Aunt Bertha’s thick ankles tucked in orthopedic shoes.
She stirs water into flour for chicken gravy paste.
The soon-to-be-closed eyes of my father
stare at the dog planter on the window ledge.
Mother’s hands run fabric under the jumpy needle,
the machine’s drone luring me to love.
The voice of great-uncle John’s deep bass
volleys with Esther’s small, squeaky refrains.
Nicks on Sergio’s perfect face
held like a calla between my flowering palms.
The smell of Sunday’s roast with onions
potatoes and carrots waft through register vents.
Grandfather’s sad, wrinkled red face
dozes alone in the paneled TV room.
David of the Espanola Valley places his hand over mine
as I look above the table at New Mexican stars.
I cannot recall her last smile here beside the unplugged
body as the doctor says, “She’s passed.”
About the Author: Marc Frazier has widely published poetry in journals including The Spoon River Poetry Review, ACM, Good Men Project, f(r)iction, The Gay and Lesbian Review, Slant, Permafrost, Plainsongs, and Poet Lore. Marc is the recipient of an Illinois Arts Council Award for poetry and has been nominated for a Pushcart Prize and a “best of the net.” His book The Way Here and his two chapbooks are available on Amazon as well as his second full-length collection Each Thing Touches. Willingly, his third poetry book, will be published by Adelaide Books New York in 2019. His website is http://www.marcfrazier.org.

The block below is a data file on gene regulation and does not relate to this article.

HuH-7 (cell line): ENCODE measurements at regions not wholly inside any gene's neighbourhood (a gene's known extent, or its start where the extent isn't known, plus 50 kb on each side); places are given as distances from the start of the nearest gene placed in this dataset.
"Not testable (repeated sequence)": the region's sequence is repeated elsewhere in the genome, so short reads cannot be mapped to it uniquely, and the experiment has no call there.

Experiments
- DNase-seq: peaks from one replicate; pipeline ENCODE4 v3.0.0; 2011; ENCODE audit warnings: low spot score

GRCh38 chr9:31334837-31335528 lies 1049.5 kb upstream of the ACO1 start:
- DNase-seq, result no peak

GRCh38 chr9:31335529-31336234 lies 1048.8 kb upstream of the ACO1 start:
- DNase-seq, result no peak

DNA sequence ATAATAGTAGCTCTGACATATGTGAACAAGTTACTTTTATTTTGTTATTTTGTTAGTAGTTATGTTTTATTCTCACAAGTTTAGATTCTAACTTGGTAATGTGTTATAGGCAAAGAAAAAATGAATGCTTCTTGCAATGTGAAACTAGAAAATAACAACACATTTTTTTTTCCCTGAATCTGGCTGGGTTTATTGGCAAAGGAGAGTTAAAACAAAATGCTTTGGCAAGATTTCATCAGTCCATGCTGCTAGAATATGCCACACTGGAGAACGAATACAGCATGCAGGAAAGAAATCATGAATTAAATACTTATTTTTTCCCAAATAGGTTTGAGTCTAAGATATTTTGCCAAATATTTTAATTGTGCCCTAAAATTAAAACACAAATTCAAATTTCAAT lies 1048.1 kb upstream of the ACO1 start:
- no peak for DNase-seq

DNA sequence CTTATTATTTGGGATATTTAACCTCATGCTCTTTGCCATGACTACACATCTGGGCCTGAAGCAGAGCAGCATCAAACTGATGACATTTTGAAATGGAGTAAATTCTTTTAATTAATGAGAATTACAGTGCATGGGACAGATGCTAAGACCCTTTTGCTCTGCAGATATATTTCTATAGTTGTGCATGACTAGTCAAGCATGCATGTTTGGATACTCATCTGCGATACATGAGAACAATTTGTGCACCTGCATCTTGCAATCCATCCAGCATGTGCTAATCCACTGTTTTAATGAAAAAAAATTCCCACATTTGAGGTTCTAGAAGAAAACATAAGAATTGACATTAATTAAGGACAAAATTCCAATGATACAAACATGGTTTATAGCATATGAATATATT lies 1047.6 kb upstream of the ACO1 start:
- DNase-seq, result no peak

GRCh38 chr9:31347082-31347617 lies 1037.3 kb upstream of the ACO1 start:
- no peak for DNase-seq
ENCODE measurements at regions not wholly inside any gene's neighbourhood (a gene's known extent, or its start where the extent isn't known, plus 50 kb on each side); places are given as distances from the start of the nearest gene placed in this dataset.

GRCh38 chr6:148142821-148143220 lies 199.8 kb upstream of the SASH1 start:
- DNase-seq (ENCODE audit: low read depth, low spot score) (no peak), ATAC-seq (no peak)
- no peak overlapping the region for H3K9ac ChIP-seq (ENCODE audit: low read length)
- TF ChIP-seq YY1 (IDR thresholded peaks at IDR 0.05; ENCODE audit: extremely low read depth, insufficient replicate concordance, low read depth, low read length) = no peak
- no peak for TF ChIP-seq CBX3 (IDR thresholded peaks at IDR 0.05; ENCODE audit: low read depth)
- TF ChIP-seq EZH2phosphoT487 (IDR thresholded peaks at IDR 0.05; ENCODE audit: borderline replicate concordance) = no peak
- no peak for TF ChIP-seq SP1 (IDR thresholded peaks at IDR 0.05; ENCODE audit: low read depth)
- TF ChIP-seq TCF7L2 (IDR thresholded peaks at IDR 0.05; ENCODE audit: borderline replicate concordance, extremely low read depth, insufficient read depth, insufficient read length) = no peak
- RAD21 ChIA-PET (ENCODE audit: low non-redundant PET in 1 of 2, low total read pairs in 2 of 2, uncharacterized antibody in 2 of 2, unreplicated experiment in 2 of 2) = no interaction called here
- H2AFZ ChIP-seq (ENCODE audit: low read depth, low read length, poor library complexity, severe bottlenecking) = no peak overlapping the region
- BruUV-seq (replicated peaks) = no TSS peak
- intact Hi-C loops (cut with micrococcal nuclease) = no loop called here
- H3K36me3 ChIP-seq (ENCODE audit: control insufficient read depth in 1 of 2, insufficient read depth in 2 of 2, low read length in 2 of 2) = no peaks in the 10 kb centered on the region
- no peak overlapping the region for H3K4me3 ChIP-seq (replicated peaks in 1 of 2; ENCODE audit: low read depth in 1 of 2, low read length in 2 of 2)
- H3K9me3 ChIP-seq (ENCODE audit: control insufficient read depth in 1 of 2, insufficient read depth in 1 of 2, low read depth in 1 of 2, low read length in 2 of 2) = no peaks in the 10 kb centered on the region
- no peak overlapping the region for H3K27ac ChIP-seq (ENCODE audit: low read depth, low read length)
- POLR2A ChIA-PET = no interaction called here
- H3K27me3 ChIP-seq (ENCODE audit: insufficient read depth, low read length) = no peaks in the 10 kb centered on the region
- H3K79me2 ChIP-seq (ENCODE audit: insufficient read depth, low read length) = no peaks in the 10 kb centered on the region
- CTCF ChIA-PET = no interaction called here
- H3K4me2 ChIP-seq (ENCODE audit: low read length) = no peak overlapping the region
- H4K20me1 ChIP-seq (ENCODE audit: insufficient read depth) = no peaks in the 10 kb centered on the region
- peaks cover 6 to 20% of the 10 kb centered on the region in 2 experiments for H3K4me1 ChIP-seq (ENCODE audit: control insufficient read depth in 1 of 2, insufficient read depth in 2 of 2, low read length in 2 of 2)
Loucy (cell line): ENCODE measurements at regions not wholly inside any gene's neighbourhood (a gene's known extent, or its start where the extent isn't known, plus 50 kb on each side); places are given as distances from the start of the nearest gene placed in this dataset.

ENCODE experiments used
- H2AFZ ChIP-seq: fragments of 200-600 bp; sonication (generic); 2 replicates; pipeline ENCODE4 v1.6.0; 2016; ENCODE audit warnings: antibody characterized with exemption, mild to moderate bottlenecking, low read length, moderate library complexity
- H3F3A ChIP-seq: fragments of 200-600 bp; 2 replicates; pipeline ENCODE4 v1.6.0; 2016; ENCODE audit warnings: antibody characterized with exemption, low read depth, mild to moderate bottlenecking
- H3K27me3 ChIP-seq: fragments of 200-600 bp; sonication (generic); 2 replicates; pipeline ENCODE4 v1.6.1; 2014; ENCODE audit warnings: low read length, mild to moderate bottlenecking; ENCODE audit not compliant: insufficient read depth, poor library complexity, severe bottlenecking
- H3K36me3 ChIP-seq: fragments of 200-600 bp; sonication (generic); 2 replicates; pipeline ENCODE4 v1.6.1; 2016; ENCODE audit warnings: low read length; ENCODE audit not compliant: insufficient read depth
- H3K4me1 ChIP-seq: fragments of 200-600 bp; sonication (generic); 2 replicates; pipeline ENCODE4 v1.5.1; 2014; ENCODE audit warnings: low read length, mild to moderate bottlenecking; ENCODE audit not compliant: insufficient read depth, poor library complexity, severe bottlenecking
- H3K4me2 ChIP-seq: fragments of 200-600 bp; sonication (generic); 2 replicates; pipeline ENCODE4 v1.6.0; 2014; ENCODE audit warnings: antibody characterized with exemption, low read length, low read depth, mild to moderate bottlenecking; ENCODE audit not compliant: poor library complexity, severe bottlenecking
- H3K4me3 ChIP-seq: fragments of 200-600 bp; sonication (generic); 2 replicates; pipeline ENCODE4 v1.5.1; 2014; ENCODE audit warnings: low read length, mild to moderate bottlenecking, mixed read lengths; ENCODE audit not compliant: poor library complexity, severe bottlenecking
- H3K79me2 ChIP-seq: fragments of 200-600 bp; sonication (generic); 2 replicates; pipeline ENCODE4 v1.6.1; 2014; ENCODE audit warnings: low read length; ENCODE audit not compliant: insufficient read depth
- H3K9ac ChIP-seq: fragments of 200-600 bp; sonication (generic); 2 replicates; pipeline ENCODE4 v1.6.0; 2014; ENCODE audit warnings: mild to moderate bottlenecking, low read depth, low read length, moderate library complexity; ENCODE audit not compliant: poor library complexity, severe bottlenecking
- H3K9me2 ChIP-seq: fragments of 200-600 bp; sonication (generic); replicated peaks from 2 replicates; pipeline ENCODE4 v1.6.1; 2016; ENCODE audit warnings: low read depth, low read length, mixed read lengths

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Image Credit: Russell Lee “Removing jars of canned fruit from pressure cooker. Chamisal, New Mexico” (1940) Library of Congress